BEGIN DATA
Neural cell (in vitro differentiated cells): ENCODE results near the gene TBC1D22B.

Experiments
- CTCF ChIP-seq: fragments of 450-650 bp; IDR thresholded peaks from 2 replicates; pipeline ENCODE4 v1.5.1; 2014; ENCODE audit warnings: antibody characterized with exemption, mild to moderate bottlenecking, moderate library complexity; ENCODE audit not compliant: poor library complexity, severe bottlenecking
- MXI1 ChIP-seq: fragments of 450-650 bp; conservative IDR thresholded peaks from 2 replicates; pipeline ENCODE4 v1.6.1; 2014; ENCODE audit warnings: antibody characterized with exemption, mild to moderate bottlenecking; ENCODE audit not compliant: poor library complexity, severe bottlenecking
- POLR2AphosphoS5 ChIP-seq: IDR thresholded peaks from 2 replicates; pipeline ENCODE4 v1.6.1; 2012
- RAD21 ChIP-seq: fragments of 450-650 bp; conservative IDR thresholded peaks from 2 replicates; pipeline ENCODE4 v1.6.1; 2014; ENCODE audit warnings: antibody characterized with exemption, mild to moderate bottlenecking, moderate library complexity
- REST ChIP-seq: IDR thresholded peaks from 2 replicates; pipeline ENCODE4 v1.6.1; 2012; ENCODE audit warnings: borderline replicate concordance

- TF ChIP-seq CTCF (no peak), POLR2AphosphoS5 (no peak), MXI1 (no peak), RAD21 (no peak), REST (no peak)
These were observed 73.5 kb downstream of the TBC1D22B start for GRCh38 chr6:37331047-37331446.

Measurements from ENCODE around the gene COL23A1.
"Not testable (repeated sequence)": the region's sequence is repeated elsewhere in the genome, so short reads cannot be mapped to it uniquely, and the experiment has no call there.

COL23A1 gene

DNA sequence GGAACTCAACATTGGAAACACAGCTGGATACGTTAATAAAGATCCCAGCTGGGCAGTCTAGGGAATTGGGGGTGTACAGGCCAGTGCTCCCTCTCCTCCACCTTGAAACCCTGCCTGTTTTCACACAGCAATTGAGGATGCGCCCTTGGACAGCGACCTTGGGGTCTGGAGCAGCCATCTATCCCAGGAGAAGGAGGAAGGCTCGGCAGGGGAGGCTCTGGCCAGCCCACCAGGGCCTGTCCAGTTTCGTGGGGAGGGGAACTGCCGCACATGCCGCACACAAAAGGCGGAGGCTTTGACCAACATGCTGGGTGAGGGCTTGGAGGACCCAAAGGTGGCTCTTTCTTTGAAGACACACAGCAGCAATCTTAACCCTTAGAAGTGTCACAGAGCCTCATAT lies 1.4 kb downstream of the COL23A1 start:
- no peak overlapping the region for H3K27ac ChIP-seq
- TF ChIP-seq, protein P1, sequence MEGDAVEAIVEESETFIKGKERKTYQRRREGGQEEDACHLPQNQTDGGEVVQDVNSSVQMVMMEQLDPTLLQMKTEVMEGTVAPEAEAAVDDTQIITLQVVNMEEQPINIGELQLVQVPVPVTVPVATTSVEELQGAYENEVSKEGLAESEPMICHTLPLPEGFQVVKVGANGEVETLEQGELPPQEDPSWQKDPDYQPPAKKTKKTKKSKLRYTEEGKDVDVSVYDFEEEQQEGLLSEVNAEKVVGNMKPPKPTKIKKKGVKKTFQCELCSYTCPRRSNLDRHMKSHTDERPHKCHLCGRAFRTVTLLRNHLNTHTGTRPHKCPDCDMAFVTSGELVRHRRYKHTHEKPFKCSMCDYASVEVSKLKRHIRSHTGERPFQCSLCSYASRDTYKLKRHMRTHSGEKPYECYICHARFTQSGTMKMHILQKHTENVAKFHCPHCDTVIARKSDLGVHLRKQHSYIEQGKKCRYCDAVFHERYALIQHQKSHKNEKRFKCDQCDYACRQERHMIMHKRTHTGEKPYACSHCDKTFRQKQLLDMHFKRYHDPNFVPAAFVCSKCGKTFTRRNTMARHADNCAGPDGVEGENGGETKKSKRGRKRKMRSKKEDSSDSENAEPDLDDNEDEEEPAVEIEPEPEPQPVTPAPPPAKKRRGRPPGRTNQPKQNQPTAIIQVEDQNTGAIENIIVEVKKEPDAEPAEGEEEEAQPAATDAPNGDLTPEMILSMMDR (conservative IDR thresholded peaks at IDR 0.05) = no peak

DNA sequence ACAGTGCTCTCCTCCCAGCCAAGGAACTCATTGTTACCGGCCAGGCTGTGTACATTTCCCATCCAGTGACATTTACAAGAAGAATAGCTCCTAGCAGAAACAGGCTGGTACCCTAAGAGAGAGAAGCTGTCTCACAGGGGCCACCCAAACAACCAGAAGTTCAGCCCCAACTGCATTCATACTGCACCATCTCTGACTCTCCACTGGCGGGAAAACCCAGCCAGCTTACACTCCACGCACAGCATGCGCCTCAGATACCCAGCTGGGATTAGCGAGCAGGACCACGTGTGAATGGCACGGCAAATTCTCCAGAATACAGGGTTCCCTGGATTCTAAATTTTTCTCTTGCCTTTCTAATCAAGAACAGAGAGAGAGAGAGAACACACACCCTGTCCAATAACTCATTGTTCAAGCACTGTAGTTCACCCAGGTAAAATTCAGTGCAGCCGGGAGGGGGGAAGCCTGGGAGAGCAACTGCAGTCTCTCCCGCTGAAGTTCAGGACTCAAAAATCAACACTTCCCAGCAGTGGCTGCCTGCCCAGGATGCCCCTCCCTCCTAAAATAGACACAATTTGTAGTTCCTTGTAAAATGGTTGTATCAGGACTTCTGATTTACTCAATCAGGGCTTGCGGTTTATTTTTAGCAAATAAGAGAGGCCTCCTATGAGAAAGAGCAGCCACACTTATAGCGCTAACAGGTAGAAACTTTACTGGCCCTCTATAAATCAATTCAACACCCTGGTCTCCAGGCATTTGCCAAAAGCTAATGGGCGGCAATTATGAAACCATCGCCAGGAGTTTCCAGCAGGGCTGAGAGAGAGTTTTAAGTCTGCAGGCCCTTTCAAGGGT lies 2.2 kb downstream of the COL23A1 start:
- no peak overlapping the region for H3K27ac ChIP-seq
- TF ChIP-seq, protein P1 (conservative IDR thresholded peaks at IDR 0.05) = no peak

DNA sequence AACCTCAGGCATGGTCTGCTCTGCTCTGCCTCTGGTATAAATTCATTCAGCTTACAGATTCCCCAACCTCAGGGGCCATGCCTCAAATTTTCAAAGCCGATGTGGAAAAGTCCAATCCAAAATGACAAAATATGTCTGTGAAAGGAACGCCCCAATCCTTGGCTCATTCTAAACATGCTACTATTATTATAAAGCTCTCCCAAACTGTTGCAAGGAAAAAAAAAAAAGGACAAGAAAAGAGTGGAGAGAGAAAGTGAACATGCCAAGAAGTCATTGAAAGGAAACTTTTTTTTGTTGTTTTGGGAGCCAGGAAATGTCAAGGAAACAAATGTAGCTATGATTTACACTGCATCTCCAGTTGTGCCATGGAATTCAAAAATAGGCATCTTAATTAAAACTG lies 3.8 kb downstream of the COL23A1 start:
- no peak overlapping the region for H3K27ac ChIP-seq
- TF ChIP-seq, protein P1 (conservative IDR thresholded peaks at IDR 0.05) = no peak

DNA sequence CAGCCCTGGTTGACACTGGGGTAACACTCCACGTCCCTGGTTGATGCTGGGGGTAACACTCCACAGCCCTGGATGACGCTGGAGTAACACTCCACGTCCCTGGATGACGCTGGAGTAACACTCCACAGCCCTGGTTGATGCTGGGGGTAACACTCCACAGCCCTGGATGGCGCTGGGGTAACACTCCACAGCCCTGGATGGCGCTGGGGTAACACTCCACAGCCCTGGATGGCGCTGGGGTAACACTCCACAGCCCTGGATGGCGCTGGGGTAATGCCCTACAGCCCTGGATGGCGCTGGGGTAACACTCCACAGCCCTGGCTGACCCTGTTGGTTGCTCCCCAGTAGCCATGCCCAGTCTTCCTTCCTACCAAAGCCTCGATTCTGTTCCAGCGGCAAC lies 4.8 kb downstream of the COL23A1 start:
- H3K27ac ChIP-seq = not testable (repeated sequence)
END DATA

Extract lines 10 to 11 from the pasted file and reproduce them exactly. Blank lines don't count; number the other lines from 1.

Measurements from ENCODE around the gene COL23A1.
"Not testable (repeated sequence)": the region's sequence is repeated elsewhere in the genome, so short reads cannot be mapped to it uniquely, and the experiment has no call there.